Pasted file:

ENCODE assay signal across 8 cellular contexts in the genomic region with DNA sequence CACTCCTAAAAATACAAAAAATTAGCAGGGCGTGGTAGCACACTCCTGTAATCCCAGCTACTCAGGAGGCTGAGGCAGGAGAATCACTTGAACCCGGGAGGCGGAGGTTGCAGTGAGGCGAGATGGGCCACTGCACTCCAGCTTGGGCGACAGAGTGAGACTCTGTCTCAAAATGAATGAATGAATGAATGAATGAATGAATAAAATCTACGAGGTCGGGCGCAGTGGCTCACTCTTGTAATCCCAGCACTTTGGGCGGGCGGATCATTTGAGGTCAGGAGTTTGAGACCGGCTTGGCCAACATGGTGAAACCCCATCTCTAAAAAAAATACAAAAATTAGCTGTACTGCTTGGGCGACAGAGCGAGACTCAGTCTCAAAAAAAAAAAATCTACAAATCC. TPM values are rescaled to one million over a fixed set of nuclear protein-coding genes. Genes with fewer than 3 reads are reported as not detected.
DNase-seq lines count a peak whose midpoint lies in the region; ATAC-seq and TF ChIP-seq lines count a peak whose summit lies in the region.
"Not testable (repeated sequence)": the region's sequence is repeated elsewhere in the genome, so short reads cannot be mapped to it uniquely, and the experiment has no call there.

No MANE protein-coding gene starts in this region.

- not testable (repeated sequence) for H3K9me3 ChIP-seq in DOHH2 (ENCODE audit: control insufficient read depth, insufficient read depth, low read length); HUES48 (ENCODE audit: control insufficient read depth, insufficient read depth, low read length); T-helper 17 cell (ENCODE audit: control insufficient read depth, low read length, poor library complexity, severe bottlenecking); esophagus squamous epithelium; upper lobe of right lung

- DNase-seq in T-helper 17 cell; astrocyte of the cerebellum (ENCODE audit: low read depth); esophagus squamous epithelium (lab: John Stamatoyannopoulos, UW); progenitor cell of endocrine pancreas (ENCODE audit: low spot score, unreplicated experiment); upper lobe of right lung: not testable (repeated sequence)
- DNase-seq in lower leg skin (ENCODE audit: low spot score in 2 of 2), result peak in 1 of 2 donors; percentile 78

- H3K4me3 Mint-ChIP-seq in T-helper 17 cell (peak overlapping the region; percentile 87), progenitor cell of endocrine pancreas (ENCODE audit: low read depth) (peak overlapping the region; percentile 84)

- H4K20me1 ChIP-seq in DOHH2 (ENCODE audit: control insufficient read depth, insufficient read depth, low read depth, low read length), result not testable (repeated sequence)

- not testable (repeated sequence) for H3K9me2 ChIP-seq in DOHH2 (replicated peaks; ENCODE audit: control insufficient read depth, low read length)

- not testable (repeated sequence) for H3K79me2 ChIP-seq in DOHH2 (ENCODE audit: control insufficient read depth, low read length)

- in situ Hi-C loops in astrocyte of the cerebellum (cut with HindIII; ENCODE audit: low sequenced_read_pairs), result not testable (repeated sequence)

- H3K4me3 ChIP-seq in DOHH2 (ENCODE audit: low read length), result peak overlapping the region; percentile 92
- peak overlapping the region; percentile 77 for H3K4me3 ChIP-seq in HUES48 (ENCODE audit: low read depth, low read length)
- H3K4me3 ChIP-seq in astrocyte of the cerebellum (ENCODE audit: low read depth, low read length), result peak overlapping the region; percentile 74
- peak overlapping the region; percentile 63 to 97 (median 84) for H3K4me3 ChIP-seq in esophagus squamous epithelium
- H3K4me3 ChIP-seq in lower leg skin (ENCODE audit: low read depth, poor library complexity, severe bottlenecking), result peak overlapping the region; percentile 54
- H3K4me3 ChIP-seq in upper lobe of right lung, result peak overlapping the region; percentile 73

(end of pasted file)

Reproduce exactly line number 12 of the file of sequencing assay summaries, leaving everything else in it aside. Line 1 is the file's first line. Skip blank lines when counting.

- in situ Hi-C loops in astrocyte of the cerebellum (cut with HindIII; ENCODE audit: low sequenced_read_pairs), result not testable (repeated sequence)